Dubai’s hospitality sector is booming. A strong economic recovery, an influx of people from across the Middle East and north Africa region as political conflict spreads, and superb marketing that draws tourists from all over the the world, are injecting life into the sector.

The sector is appealing for investors, whether it is buying stakes in restaurants or hotels, investing in new concepts, or building a hotel from scratch.


The fourth quarter of 2013 saw just over 1000 additional hotel rooms enter the market in Dubai, and another 5500 additional rooms are due for completion in 2014. At present, there are 60,300 rooms available. New scheduled hotel openings include Sofitel Dubai Downtown, Intercontinental Dubai Marina and the Palazzo Versace at the end of the year. The first quarter of 2014 will see the opening of the Waldorf Astoria on the Palm.

Last year was also a record year for tourist arrivals in Dubai, according to data from Jones Lang LaSalle, a real estate advisory company. Unsurprisingly then, the hotel sector thrived. The sector registered 80% occupancy rates between January and September 2013, a 3.9% increase on 2012, at an average daily rate of $241, 5.2% growth on 2012. The resulting revenue per room increased 9.3% on a citywide sector basis.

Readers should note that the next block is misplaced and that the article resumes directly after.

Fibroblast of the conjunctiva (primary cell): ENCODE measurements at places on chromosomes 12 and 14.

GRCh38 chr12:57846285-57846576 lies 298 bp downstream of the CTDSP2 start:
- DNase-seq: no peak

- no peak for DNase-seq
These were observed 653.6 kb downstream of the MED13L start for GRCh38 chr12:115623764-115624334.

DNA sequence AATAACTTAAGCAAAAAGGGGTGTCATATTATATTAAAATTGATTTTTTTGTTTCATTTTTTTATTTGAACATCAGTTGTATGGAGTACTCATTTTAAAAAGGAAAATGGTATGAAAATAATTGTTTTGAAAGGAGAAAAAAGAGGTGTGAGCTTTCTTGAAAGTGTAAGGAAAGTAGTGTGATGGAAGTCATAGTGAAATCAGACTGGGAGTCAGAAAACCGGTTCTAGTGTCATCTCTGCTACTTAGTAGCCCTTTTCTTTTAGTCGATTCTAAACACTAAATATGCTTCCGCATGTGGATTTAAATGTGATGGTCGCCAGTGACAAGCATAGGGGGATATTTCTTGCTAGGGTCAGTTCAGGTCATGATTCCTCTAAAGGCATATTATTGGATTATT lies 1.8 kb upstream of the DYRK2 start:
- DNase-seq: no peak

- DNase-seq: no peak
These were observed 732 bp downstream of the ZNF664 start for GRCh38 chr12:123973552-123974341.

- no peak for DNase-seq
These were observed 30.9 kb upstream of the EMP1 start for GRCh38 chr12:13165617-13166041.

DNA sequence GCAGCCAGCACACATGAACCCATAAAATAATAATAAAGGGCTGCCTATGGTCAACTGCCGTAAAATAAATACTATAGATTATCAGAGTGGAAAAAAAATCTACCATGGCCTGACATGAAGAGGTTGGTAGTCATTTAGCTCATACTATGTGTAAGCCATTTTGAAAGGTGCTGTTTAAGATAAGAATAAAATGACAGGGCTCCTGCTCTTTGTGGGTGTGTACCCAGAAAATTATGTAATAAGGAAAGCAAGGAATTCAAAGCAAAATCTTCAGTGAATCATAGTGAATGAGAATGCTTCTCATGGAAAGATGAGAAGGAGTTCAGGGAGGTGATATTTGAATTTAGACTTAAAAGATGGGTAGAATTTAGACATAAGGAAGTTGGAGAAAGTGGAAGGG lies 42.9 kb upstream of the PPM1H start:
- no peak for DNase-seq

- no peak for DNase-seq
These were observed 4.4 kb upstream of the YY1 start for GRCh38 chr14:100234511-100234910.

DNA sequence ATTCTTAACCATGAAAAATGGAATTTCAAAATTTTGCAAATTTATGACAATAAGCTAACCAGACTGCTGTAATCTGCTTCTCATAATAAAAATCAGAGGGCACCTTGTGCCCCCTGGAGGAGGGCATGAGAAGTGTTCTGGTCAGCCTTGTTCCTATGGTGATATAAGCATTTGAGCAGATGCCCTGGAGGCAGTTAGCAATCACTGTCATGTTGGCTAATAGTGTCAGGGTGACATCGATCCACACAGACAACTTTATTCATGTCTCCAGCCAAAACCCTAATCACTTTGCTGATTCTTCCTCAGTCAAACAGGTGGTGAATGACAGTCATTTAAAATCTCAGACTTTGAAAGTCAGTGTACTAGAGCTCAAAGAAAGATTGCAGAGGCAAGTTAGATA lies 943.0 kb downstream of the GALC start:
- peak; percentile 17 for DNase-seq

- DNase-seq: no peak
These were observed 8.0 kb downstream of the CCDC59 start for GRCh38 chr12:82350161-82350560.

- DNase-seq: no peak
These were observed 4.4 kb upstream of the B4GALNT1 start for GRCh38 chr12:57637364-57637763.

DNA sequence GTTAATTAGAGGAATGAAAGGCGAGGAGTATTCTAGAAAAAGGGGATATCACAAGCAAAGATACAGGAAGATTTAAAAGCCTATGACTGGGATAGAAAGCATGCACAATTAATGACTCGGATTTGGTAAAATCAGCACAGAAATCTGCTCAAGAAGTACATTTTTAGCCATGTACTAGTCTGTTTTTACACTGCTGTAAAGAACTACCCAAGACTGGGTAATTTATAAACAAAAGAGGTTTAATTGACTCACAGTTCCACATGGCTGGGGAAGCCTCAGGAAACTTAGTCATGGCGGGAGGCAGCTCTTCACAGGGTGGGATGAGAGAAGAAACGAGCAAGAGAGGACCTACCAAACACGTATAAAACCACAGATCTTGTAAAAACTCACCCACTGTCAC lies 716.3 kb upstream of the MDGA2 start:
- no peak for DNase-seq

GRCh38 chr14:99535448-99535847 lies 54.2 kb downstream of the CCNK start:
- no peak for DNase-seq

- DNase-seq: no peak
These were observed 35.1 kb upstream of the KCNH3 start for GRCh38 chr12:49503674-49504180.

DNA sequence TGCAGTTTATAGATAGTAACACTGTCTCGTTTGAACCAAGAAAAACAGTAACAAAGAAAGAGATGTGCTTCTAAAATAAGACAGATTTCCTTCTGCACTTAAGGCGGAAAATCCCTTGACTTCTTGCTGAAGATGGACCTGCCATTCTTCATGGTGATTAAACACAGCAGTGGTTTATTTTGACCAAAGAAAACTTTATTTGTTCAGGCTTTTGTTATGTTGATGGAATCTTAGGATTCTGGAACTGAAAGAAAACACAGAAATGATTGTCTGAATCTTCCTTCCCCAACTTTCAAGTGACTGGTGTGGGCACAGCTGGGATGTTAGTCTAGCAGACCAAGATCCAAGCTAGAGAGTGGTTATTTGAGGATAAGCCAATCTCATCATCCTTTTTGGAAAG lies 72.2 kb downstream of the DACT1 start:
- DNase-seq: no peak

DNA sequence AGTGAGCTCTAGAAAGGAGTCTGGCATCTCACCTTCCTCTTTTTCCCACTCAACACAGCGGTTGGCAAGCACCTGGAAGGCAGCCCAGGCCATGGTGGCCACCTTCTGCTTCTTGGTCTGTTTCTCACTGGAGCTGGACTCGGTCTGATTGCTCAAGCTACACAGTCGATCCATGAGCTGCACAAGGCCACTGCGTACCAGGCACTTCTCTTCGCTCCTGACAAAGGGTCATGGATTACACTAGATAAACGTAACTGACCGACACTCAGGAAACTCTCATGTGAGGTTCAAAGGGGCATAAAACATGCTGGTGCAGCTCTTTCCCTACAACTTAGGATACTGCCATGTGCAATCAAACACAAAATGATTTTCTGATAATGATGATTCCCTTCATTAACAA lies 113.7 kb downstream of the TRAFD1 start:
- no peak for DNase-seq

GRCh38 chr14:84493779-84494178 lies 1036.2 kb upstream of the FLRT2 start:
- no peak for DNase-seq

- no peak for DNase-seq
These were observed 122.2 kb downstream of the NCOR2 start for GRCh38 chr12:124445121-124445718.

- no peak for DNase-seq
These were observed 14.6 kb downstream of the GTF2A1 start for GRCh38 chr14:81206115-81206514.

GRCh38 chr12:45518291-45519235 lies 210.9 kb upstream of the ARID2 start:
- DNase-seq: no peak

Visitors also stayed for longer, the average stay increasing from 3.5 nights in 2012 to 3.9 nights between January and September 2013.

Another boon to the tourism sector comes from Dubai securing the Expo 2020 bid. The emirate expects to attract 25 million total tourists between October 2020 and April 2021, 17.5 million of whom are expected to come from overseas, according to Jones Lang LaSalle. The Expo is expected to spur hotel developments even further. 

Medical tourism is also on the upswing. For example, Surgery Planet, a San Francisco-based company that arranges medical tourism, is considering establishing a joint venture in the Middle East, as reported by mergermarket. A suitable partner could be an insurance company, through which it can source patients, a clinic or a hospital. Given its rapid growth, Dubai could well benefit from this or similar investments. 

Lucia Dore is the head of GCC and Middle East at mergermarket. E-mail: